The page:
It was my first winter cruise. I was a waiter on the Allegra, most of the passengers well-to-do people who spent part of the winter cruising in the warm waters of the Pacific, from Puerto Escondido to Singapore and back, including stops in Australia and New Zealand. That winter we stopped along the South American coast too, from Guayaquil to Santiago, and then to Hawaii via Easter Island. Often, the passengers did not bother to go ashore – just stayed on deck and looked at the pier and drank and made faces.
Ed and Wilma Hibbert avoided the others. They were in their mid to late seventies, from Seattle. Always dined alone, did not socialize, Ed very attentive to Wilma, who seemed the frail type. I heard whispers. “Snobs”, “Stuffed shirts”, “Pompous”, “Cold”. They must have heard them too.
Wilma fell ill at Callao, stayed in her suite, and was taken to a hospital in Lima, where she died. Ed Hibbert left the Allegra but did not vacate his suite. His table was empty until Honolulu, where he rejoined the ship.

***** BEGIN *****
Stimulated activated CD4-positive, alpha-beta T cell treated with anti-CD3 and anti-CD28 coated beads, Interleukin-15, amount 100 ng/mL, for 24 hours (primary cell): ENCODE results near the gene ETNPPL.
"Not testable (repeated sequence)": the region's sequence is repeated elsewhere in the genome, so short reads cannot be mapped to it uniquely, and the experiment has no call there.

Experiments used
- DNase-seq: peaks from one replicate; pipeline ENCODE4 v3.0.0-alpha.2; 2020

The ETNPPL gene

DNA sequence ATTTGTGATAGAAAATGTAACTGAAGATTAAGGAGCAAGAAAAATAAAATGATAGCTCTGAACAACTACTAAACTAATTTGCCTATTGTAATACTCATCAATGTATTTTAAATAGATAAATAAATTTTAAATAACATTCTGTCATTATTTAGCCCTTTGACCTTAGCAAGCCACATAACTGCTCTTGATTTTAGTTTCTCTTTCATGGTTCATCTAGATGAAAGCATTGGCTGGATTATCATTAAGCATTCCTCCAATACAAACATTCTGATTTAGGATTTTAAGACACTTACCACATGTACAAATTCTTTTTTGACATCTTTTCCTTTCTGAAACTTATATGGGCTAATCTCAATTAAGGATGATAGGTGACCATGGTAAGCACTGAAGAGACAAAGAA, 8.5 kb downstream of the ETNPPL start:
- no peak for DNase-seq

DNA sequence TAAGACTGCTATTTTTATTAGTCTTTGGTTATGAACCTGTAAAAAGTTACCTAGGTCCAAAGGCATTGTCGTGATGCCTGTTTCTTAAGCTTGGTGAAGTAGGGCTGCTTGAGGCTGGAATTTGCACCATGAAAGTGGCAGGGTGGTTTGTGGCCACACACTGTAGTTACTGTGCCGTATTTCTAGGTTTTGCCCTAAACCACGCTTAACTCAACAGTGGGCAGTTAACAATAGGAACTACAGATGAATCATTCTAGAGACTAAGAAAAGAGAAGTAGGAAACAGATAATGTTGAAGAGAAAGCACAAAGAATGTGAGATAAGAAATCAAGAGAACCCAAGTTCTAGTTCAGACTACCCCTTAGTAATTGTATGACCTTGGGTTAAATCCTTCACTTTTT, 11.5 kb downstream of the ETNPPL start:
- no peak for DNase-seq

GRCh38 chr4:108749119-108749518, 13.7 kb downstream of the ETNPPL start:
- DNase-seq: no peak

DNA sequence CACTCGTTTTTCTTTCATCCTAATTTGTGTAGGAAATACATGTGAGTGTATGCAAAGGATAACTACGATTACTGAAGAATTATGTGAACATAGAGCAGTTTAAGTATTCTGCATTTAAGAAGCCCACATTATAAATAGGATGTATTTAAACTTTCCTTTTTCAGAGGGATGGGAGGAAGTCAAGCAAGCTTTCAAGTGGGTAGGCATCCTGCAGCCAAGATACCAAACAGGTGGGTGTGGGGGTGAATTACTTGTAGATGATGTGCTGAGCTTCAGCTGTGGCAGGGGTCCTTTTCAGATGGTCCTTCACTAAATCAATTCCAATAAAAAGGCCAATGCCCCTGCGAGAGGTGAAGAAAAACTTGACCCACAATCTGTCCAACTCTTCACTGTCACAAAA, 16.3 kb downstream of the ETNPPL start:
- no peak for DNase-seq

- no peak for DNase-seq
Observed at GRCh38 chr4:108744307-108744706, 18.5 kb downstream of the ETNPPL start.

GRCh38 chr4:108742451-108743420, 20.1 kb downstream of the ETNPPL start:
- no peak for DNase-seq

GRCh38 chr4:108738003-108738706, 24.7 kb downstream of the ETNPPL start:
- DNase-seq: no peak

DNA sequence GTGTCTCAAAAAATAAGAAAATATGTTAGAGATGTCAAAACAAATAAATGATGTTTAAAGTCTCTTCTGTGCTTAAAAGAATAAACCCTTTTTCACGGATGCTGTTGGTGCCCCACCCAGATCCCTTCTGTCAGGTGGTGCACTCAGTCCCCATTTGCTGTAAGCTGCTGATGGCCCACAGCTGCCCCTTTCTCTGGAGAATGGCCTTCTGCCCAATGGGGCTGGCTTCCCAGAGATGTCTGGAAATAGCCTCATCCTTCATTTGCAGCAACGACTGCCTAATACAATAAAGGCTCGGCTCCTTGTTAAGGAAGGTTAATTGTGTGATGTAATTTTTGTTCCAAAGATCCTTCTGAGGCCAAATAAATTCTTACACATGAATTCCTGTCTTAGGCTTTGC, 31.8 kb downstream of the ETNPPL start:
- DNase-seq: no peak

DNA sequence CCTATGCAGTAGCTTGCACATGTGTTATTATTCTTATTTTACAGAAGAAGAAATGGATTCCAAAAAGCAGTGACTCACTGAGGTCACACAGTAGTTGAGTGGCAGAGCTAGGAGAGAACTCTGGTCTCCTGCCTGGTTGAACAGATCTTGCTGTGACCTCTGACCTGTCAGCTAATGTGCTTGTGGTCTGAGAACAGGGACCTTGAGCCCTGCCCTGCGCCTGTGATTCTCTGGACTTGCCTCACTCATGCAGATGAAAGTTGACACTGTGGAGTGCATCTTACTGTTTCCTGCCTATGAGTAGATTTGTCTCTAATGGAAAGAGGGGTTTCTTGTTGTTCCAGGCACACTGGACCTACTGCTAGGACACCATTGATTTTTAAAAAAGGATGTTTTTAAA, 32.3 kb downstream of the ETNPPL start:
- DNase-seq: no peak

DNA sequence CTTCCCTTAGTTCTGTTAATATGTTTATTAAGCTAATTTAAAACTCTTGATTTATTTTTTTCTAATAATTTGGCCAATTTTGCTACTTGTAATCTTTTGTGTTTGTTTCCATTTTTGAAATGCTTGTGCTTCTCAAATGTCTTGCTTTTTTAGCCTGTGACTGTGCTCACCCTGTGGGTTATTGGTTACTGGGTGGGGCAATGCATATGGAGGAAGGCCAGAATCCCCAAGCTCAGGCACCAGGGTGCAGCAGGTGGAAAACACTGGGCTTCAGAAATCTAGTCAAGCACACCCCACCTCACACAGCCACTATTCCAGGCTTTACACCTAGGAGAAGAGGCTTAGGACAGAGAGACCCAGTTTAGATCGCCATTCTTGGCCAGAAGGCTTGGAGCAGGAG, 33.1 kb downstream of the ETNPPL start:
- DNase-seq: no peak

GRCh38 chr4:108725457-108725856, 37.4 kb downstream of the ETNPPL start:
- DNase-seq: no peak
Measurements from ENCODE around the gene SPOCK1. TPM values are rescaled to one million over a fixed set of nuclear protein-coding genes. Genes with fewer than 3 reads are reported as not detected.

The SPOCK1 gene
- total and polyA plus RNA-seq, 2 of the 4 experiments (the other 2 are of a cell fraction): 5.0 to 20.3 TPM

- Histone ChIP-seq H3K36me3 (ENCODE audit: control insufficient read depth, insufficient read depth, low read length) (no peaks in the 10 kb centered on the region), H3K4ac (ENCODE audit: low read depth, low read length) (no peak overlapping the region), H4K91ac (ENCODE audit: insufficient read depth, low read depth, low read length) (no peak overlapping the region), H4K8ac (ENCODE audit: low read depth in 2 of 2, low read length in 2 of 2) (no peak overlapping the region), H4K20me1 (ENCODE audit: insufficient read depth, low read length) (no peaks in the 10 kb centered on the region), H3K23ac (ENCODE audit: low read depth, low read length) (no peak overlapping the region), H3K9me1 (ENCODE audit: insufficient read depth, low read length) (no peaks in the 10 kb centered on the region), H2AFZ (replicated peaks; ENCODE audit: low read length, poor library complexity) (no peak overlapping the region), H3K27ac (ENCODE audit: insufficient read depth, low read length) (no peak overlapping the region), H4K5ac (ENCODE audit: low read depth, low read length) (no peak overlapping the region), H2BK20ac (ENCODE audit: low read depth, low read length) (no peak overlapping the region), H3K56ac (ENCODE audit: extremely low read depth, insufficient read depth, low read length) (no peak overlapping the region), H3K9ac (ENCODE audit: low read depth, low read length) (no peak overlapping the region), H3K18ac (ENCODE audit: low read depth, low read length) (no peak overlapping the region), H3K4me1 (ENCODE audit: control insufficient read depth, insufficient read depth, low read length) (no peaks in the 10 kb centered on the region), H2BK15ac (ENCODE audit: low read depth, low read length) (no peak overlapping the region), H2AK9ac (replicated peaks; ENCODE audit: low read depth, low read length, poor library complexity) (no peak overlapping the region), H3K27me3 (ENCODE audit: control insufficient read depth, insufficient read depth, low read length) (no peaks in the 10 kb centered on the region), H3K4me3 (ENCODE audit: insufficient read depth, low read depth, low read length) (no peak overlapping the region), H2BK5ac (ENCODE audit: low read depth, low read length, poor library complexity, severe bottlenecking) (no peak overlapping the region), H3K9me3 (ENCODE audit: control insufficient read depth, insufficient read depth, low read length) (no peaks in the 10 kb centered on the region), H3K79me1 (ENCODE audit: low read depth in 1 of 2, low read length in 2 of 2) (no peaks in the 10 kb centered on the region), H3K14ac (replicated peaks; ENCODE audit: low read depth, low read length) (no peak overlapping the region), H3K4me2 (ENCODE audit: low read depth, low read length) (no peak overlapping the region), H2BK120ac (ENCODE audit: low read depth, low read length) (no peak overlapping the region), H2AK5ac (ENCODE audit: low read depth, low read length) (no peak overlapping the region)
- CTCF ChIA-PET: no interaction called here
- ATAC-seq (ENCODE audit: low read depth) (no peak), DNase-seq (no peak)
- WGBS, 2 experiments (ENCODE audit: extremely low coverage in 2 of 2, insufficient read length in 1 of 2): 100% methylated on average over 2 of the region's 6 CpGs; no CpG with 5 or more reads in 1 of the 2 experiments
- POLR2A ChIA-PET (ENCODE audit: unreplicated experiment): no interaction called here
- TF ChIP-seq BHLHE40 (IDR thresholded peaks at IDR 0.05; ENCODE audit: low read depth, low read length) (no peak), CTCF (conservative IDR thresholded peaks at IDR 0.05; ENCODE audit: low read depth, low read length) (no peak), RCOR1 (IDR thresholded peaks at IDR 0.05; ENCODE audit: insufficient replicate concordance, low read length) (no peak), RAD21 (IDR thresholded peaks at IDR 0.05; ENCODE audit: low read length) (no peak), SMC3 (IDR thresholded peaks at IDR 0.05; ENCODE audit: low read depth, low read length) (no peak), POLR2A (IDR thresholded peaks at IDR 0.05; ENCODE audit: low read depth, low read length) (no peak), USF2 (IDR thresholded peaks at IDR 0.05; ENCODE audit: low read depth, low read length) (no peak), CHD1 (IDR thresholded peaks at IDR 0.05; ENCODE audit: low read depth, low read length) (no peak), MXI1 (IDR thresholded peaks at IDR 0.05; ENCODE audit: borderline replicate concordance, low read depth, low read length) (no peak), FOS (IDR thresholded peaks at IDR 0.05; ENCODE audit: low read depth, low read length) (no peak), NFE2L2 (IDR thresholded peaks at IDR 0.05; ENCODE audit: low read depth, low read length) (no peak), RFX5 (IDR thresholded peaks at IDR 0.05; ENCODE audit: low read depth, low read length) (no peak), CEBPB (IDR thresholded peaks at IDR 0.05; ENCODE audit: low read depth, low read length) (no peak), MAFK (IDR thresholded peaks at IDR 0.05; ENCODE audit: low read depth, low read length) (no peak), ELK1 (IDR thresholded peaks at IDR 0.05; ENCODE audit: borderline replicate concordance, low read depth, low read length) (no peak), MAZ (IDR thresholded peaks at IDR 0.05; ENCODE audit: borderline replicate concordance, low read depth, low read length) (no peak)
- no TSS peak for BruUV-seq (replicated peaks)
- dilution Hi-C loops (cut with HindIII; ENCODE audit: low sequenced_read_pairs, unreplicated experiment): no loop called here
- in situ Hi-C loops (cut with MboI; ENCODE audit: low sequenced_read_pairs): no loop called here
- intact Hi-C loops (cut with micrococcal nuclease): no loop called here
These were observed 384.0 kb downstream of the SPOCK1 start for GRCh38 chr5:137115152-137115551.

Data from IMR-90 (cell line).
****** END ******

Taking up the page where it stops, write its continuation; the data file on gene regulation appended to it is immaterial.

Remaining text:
And then the invitations began, one widow after another inviting him to dinner, to drinks, to the fancy-dress ball. They were not amateurs but persistent and alluring seducers.
Amazingly, Ed obliged. He seemed to welcome the attention, not like a bereaved spouse at all but like the most discriminating bachelor. The same women who had made demeaning remarks now praised him and competed for his affection. And I had the feeling that in obliging them, dallying with them, without committing himself, he was having his revenge, perhaps revenge on his wife too.
He was on two more cruises, same routine, didn’t remarry.
From ‘Long Story Short’, in the new collection Mr Bones.
Paul Theroux’s many books include the travel classic The Great Railway Bazaar (1975), Picture Palace, which won the 1978 Whitbread Literary Award; The Mosquito Coast, which was the 1981 Yorkshire Post Novel of the Year, joint winner of the James Tait Black Memorial Prize, and was made into a feature film by Peter Weir starring Harrison Ford, Helen Mirren and River Phoenix; Riding the Iron Rooster, which won the 1988 Thomas Cook Travel Book Award; and The Pillars of Hercules, shortlisted for the 1996 Thomas Cook Travel Book Award. Mr Bones is published by Hamish Hamilton, and most of his backlist is in Penguin. Read more.
Author portrait © William Furniss